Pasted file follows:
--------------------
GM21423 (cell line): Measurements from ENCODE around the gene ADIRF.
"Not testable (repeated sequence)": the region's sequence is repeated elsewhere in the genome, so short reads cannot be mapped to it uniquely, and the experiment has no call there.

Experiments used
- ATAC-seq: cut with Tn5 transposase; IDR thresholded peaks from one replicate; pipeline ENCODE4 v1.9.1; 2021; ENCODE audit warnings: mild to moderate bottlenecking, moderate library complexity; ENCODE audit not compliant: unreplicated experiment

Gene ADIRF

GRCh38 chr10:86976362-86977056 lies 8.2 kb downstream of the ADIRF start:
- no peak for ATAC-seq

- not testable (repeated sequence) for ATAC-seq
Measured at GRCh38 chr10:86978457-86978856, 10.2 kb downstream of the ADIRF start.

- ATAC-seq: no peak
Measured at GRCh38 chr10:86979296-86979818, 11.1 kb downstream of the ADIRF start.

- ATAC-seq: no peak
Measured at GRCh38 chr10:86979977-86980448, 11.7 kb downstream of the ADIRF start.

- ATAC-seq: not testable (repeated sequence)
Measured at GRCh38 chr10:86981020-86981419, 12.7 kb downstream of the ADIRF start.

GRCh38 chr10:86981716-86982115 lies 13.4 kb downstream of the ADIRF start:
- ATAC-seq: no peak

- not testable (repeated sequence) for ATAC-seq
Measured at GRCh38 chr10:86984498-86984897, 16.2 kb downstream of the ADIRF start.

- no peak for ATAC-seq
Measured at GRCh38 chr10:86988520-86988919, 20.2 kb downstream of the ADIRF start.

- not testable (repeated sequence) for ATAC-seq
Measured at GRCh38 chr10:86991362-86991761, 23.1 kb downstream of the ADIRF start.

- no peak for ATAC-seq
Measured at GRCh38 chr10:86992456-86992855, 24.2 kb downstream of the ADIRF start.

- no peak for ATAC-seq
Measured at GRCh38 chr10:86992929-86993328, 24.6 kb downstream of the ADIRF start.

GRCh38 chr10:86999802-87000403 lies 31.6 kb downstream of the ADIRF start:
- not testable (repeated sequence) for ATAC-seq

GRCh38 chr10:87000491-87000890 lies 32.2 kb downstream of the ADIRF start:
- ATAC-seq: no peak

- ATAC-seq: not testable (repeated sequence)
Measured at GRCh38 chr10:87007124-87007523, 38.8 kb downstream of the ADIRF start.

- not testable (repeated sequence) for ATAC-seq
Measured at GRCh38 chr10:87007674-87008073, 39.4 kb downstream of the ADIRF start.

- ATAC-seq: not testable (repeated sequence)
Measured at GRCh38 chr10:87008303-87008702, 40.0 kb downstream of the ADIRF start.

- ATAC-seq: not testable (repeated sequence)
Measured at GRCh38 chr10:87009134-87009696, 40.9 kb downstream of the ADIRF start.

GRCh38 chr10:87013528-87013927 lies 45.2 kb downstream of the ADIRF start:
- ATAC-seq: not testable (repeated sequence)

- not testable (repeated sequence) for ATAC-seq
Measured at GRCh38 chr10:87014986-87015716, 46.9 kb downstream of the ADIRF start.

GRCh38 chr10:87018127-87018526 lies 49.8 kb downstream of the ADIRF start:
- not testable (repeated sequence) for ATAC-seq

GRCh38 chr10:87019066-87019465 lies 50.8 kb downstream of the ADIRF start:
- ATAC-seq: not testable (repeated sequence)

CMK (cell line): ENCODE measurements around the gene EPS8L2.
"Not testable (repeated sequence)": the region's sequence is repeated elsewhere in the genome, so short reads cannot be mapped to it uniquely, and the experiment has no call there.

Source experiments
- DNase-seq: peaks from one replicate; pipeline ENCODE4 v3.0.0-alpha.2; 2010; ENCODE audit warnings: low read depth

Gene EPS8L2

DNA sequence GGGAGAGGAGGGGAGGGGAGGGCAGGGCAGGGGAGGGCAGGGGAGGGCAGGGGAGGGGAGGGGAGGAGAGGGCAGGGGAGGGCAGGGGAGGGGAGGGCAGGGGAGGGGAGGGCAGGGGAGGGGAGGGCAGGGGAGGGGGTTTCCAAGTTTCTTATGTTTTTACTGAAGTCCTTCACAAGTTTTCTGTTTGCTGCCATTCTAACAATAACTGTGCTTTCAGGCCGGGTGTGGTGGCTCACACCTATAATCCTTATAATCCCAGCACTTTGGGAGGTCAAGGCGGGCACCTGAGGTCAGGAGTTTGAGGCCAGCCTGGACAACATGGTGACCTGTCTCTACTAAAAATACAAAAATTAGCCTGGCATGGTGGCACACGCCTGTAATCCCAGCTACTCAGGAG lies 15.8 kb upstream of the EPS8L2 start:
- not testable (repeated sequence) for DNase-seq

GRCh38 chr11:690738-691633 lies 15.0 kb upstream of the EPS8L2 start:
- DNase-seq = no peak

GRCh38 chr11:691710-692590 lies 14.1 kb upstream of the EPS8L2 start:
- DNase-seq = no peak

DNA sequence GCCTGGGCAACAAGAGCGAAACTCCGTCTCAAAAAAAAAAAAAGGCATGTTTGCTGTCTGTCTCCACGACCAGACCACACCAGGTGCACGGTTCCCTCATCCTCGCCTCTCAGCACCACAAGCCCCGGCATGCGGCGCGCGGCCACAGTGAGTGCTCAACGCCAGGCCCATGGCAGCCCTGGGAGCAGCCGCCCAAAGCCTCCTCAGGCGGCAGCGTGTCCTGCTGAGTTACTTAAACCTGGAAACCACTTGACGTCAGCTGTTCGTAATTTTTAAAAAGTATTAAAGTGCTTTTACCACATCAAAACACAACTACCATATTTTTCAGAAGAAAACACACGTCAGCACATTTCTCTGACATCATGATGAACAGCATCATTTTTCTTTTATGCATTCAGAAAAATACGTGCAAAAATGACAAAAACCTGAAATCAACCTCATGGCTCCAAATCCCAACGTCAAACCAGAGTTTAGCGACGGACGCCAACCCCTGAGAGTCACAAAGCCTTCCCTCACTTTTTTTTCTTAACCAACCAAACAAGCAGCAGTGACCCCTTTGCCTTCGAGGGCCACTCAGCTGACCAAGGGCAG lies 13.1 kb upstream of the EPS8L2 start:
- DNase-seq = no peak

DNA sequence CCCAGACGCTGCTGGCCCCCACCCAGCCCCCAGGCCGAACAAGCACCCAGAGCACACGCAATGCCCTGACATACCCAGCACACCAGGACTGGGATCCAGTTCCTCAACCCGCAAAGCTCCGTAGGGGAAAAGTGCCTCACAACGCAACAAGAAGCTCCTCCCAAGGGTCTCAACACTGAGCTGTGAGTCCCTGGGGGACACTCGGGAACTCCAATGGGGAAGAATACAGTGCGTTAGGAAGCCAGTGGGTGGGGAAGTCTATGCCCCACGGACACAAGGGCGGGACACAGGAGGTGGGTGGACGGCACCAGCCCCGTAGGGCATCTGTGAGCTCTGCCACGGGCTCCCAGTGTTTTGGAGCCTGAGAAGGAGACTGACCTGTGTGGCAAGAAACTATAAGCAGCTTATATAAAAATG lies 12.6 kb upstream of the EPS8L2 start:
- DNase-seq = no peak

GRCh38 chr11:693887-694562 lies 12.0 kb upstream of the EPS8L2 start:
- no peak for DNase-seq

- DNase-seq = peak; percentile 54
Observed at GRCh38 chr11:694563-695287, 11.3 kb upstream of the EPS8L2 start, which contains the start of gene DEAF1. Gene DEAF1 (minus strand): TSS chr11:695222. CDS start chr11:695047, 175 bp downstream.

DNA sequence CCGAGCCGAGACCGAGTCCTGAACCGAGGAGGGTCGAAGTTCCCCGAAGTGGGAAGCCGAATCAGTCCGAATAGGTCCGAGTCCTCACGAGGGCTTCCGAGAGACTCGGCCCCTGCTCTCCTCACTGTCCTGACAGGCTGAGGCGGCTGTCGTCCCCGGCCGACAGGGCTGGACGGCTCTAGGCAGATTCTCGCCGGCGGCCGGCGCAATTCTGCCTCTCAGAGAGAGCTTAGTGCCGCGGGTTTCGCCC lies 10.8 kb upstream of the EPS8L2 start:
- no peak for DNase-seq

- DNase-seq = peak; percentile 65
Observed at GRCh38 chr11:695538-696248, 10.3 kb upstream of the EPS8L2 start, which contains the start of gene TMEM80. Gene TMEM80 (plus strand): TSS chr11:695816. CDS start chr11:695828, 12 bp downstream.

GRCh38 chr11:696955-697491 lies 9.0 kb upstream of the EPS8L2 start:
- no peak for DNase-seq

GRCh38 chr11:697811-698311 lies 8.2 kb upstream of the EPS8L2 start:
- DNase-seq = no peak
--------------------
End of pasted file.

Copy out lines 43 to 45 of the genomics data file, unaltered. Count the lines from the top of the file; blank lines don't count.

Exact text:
Measured at GRCh38 chr10:87014986-87015716, 46.9 kb downstream of the ADIRF start.

GRCh38 chr10:87018127-87018526 lies 49.8 kb downstream of the ADIRF start:
- not testable (repeated sequence) for ATAC-seq